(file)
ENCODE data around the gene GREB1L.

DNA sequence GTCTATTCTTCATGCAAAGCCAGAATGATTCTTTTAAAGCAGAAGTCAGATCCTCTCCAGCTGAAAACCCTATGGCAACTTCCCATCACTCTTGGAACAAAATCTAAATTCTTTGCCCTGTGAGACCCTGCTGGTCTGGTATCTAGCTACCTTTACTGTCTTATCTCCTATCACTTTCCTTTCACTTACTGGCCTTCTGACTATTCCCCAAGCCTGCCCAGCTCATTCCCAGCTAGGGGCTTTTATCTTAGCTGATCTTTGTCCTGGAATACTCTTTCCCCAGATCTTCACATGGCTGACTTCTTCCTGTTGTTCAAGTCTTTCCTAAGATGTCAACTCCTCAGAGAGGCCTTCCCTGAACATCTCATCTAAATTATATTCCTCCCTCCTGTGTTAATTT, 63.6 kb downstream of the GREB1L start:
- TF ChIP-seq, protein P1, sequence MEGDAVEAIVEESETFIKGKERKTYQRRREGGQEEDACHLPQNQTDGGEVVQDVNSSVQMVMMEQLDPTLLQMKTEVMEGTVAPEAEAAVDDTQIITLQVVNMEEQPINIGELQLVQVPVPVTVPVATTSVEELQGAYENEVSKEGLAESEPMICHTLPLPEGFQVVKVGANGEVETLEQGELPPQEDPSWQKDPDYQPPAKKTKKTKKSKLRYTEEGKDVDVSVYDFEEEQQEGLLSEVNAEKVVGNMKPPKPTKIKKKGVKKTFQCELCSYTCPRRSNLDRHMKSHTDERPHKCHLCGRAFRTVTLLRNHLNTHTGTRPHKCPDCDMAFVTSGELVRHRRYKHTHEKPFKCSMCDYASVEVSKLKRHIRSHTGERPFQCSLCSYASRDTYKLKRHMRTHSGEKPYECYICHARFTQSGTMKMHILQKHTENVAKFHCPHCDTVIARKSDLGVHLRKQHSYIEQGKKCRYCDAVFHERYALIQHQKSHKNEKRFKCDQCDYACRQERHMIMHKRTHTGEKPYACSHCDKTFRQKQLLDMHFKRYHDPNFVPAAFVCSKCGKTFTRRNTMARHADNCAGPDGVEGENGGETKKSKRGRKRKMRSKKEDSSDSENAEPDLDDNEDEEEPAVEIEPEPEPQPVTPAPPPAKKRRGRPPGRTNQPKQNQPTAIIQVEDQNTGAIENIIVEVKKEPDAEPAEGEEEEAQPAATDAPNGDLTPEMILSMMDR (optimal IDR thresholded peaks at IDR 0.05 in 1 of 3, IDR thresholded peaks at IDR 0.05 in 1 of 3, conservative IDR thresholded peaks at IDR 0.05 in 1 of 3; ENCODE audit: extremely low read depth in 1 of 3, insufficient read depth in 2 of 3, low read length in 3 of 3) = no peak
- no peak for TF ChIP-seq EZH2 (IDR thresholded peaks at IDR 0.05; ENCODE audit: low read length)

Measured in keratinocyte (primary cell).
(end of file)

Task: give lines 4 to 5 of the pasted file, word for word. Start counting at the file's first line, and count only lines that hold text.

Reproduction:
- no peak for TF ChIP-seq EZH2 (IDR thresholded peaks at IDR 0.05; ENCODE audit: low read length)

Measured in keratinocyte (primary cell).